When Your Dog Hurts, What Should You Do?

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A few weeks ago, I shared that my 14-year-old mixed-breed, Otto, was showing signs of age-related dementia. He’s also showing more discomfort related to his osteoarthritis. The post struck a chord with more than a few readers, and many of you mentioned things that had worked for your own dogs in the past, or a dog you knew. The suggestions included:

  • Crating at night
  • Herbal remedies, including California Poppy, Passionflower, and Chamomile
  • Selegiline (generic name of Anipryl; prescription medication)
  • Lions Mane (mushroom-sourced supplement)
  • Aromatherapy
  • Adaptil collar
  • CBD chews (supplement)
  • NaturVet’s Emotional Support (supplement)
  • acetyl l-carnitine and alpha lipoic acid (supplements)
  • Cholodin (supplement)
  • Clomicalm (prescription medication)
  • MCT oil (supplement)
  • Melatonin (supplement)
  • Trazodone (prescription medication)
  • Purina’s “Bright Minds” food
  • A night light
  • SAM-e (supplement)

I appreciate every single one of these suggestions, and am glad that dogs have been helped by these things. At the same time, the list highlighted the helplessness that any of us may experience at a time when our beloved dogs have a chronic or ambiguous health issue. How the heck does one decide? You can’t do it all; it’s not fair to turn your dog into a chemical science experiment. Plus, if you are using multiple treatments, and your dog’s condition improves, do you know which thing helped? Do you keep doing all the things?

Important note: Anything you do has to start with your veterinarian. Just randomly adding things without knowing what’s wrong (or, at least, what’s not wrong) is irresponsible. It would be awful to learn, after you’d been giving your dog all sorts of various supplements and remedies that he had undiagnosed and untreated cancer, for crying out loud. We’re many thousands of dollars into Otto’s medical surveillance, including frequent blood and urine tests, x-rays, and abdominal ultrasounds – he even had an MRI a few years back, when he had a (fortunately benign) mass removed from his liver – and thank goodness AGAIN that I’ve been investing in Otto’s health insurance for many years.

dog swimming

Otto still enjoys swimming, no matter the temperature.

I’m assuming that your vet is included in the discussion of “What can I do for my dog?” and you’re still at a loss – and I mentioned this specific frustration to my own vet, while she was treating Otto with acupuncture. She mentioned a couple treatments that helped her own senior dog who had dementia in that dog’s last years of life. I asked her, as a general question, “When there are so many options, where does a dog owner start? How do you know what to do?”

She answered, as I would expect a veterinarian would, “Ask your vet!” And I agree! And yet, in this very specific case, I have been asking a vet, three of them, in fact. Including her! And we’ve tried a few things without any of them making an appreciable difference.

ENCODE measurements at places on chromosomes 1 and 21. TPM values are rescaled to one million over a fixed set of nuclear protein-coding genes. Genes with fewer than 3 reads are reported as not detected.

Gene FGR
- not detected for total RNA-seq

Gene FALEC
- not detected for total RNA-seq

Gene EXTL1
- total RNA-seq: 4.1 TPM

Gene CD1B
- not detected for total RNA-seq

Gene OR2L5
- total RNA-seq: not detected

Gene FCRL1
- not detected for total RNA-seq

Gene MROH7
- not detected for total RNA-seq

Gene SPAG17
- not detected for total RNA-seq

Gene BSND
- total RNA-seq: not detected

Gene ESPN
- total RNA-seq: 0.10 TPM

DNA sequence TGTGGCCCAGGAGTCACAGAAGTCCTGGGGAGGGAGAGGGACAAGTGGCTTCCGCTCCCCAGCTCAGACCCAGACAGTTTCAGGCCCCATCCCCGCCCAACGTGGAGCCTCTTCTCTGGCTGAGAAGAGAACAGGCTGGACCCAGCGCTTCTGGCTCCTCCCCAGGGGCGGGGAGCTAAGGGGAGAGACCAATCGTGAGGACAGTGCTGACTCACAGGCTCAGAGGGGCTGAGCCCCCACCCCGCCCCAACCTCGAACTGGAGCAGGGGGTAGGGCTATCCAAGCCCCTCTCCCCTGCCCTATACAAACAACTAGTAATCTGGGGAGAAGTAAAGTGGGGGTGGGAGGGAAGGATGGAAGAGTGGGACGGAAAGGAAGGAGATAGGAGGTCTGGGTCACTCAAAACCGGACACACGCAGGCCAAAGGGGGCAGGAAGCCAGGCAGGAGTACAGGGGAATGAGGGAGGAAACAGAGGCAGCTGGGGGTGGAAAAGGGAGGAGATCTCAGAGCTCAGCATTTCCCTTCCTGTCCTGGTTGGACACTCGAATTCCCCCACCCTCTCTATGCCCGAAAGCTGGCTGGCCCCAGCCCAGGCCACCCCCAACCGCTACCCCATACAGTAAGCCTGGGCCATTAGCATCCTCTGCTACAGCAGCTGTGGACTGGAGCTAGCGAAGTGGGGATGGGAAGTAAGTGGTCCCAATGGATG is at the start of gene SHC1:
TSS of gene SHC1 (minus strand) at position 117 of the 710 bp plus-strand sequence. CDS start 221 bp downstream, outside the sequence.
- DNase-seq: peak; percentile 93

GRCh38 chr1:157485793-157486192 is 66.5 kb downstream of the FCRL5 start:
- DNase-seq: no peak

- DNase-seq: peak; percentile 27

My personal tactic is to try something for a minimum of a month; I’ve tried a couple more things for two or even three months when I was told that it takes time to see an effect. But if I see no effect whatsoever – if Otto’s behavior and gait absolutely do not improve in any way that I can see, I stop that particular supplement or treatment and try something else.

The one thing I know works for Otto’s osteoarthritis pain is a prescription nonsteroidal anti-inflammatory drug, Galliprant. I’ve also tried gabapentin and Trazodone, which both have been recommended for pain as well as the sleeplessness Otto often displays at night. I also tried a month’s worth of SAM-e. I’ve stuck with the gabapentin the longest, but honestly, I don’t think it’s doing anything. I’m currently weaning him off of it, without seeing any decline or difference at all.

two dogs in the grass
I only take Otto on shorter, slower walks now, but he wants to go every time. It’s a fine line, keeping him moving without hurting him.

I recently bought a CBD product to try on Otto (after researching an article on how to choose a CBD supplement and writing an article about this, which will appear in the April issue). At his next acupuncture appointment next week, I’m hoping to pick up selegiline to give that a try. We discussed it at our last appointment, and I’ve left a phone message for the vet mentioning that I want to try it next.

The hard fact is, we can’t fix everything our dogs are suffering from with a pill or treatment – but because we can fix or improve many things, and because we love them, we remain hopeful.

Also – and I’m as guilty as anyone of this – it’s often easier to hope you can fix everything that’s wrong with a pill or supplement than it is to simply slow down and spend more loving time with our senior friends – to do more hands-on massage, gentle grooming, extra nail trims, and just being present with them. Writing this has helped me realize I need to do of more just that, and a little less fretting about the next pill to try.

Author: Nancy Kerns

The post When Your Dog Hurts, What Should You Do? appeared first on Whole Dog Journal.